Effects of feeding calcium oxide on growth performance, carcass characteristics, and ruminal metabolism of cattle

M. J. Duckworth, A. S. Schroeder, D. W. Shike, D. B. Faulkner, T. L. Felix

Research output: Contribution to journalArticle

Abstract

Three experiments tested the effects of feeding CaO as part of the TMR or as CaO-treated corn stover (CS) on growth performance, carcass characteristics, and ruminal metabolism of cattle. In Exp. 1, steers (n = 162) were fed 1 of 3 diets containing 20% CS and 40% modified wet distillers grains with solubles: untreated CS (UCS), treated CS with 5% CaO (DM basis; TCS), and dietary inclusion of 1% CaO (DM basis; DC). Feeding DC or TCS decreased (P < 0.05) DMI, final BW, HCW, and back fat compared with feeding UCS. Feeding TCS decreased (P < 0.05) ADG compared with feeding UCS. In Exp. 2, heifers (n = 138) were fed 1 of 3 diets: UCS, TCS, and 40% corn silage (DM basis; SIL). Feeding TCS decreased (P = 0.05) DMI, and final BW, and back fat compared with feeding UCS and SIL. Heifers fed UCS had similar (P = 0.05) ADG, DMI, and marbling score as heifers fed SIL; however, final BW and G:F were decreased (P = 0.05). In Exp. 3, steers (n = 5) were fed in a 5 × 5 Latin square; diets were UCS, TCS, DC, SIL, and a control of 50% cracked corn. Feeding TCS tended to decrease (P = 0.06) ruminal pH when compared with UCS. Steers fed UCS had the least (P = 0.05) DM digestibility and steers fed the control had the greatest. Treating CS with CaO effectively increased digestibility; however, it did not improve cattle performance. Feeding cattle untreated, ensiled CS resulted in ADG and G:F comparable to feeding corn silage.

Original languageEnglish (US)
Pages (from-to)551-560
Number of pages10
JournalProfessional Animal Scientist
Volume30
Issue number5
DOIs
StatePublished - Oct 1 2014

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calcium oxide
rumen fermentation
corn stover
carcass characteristics
Zea mays
growth performance
cattle
Growth
heifers
backfat
corn silage
Silage
Diet
digestibility
diet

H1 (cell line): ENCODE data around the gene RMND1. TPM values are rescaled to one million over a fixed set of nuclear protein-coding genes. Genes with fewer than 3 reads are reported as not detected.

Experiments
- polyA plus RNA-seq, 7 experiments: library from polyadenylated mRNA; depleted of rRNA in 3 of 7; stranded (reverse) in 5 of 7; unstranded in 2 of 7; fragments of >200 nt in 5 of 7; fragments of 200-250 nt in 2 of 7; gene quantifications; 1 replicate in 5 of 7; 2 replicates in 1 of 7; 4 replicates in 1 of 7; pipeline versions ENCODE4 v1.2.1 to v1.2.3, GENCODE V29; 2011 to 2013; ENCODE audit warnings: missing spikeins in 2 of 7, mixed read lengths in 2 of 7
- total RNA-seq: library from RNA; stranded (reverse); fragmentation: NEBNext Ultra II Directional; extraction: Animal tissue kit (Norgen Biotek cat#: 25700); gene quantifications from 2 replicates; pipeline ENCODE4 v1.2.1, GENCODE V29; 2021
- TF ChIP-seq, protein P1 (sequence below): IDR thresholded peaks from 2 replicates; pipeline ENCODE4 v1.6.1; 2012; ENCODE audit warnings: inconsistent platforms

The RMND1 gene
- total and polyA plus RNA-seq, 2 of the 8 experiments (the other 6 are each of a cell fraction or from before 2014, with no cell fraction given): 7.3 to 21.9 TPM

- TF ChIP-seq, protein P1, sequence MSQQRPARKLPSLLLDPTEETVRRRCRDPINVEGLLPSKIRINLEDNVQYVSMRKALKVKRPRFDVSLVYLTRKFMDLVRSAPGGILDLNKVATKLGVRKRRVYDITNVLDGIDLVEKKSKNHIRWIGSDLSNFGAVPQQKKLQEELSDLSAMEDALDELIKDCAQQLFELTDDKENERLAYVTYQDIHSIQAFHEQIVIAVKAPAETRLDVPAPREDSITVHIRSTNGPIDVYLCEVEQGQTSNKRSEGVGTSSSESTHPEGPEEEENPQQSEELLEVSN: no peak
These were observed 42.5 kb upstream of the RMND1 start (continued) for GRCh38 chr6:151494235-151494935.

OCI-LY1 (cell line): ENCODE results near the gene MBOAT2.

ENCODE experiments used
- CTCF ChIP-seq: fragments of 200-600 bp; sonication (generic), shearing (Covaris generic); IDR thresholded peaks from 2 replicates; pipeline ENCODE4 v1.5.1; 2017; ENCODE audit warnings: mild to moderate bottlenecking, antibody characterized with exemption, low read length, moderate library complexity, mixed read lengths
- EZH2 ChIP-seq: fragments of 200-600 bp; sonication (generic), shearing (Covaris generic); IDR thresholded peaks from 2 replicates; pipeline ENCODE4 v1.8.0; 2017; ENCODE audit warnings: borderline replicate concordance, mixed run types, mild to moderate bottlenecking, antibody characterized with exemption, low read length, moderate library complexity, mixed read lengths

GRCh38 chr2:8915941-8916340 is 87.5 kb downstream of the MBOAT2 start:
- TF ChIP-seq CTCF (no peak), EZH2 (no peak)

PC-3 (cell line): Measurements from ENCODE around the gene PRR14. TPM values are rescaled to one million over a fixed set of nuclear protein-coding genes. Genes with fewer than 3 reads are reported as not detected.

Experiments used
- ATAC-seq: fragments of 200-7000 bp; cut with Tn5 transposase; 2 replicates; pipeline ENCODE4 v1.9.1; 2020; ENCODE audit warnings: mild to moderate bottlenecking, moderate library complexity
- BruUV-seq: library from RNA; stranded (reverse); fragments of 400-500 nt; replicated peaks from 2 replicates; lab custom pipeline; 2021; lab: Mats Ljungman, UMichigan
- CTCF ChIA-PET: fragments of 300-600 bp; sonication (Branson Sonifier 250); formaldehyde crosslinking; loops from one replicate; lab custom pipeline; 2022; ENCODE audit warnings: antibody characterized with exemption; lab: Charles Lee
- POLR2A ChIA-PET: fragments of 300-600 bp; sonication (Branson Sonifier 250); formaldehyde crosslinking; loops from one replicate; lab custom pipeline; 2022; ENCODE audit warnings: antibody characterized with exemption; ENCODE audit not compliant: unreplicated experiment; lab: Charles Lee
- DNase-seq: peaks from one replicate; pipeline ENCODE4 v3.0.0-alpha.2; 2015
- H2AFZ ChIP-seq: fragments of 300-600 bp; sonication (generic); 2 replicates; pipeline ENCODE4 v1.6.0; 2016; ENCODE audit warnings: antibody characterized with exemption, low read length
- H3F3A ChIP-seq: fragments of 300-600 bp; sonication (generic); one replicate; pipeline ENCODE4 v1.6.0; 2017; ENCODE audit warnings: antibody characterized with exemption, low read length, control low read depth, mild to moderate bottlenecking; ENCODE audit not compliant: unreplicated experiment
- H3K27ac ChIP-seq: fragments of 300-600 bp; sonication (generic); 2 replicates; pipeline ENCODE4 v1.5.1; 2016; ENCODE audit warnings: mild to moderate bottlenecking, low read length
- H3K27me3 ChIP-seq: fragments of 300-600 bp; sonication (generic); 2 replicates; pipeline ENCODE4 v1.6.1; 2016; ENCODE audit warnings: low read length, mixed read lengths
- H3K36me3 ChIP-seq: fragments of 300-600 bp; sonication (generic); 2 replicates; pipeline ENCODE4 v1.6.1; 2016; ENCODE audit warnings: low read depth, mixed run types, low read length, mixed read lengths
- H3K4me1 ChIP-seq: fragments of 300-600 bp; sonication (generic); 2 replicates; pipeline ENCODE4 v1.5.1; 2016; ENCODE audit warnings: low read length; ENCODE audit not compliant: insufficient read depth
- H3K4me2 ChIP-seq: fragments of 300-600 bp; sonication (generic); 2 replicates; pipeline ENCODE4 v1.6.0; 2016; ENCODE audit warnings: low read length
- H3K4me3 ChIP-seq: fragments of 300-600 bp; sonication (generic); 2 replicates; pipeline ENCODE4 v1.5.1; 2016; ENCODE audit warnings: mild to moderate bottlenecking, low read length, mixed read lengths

cattle feeding
Fats
distillers grains
marbling
lime

Keywords

  • Calcium oxide
  • Cattle
  • Corn stover
  • Distillers grains
  • Rumen metabolism

ASJC Scopus subject areas

  • Food Science
  • Animal Science and Zoology

Cite this

Effects of feeding calcium oxide on growth performance, carcass characteristics, and ruminal metabolism of cattle. / Duckworth, M. J.; Schroeder, A. S.; Shike, D. W.; Faulkner, D. B.; Felix, T. L.

In: Professional Animal Scientist, Vol. 30, No. 5, 01.10.2014, p. 551-560.

Research output: Contribution to journalArticle

Duckworth, M. J. ; Schroeder, A. S. ; Shike, D. W. ; Faulkner, D. B. ; Felix, T. L. / Effects of feeding calcium oxide on growth performance, carcass characteristics, and ruminal metabolism of cattle. In: Professional Animal Scientist. 2014 ; Vol. 30, No. 5. pp. 551-560.
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abstract = "Three experiments tested the effects of feeding CaO as part of the TMR or as CaO-treated corn stover (CS) on growth performance, carcass characteristics, and ruminal metabolism of cattle. In Exp. 1, steers (n = 162) were fed 1 of 3 diets containing 20{\%} CS and 40{\%} modified wet distillers grains with solubles: untreated CS (UCS), treated CS with 5{\%} CaO (DM basis; TCS), and dietary inclusion of 1{\%} CaO (DM basis; DC). Feeding DC or TCS decreased (P < 0.05) DMI, final BW, HCW, and back fat compared with feeding UCS. Feeding TCS decreased (P < 0.05) ADG compared with feeding UCS. In Exp. 2, heifers (n = 138) were fed 1 of 3 diets: UCS, TCS, and 40{\%} corn silage (DM basis; SIL). Feeding TCS decreased (P = 0.05) DMI, and final BW, and back fat compared with feeding UCS and SIL. Heifers fed UCS had similar (P = 0.05) ADG, DMI, and marbling score as heifers fed SIL; however, final BW and G:F were decreased (P = 0.05). In Exp. 3, steers (n = 5) were fed in a 5 × 5 Latin square; diets were UCS, TCS, DC, SIL, and a control of 50{\%} cracked corn. Feeding TCS tended to decrease (P = 0.06) ruminal pH when compared with UCS. Steers fed UCS had the least (P = 0.05) DM digestibility and steers fed the control had the greatest. Treating CS with CaO effectively increased digestibility; however, it did not improve cattle performance. Feeding cattle untreated, ensiled CS resulted in ADG and G:F comparable to feeding corn silage.",
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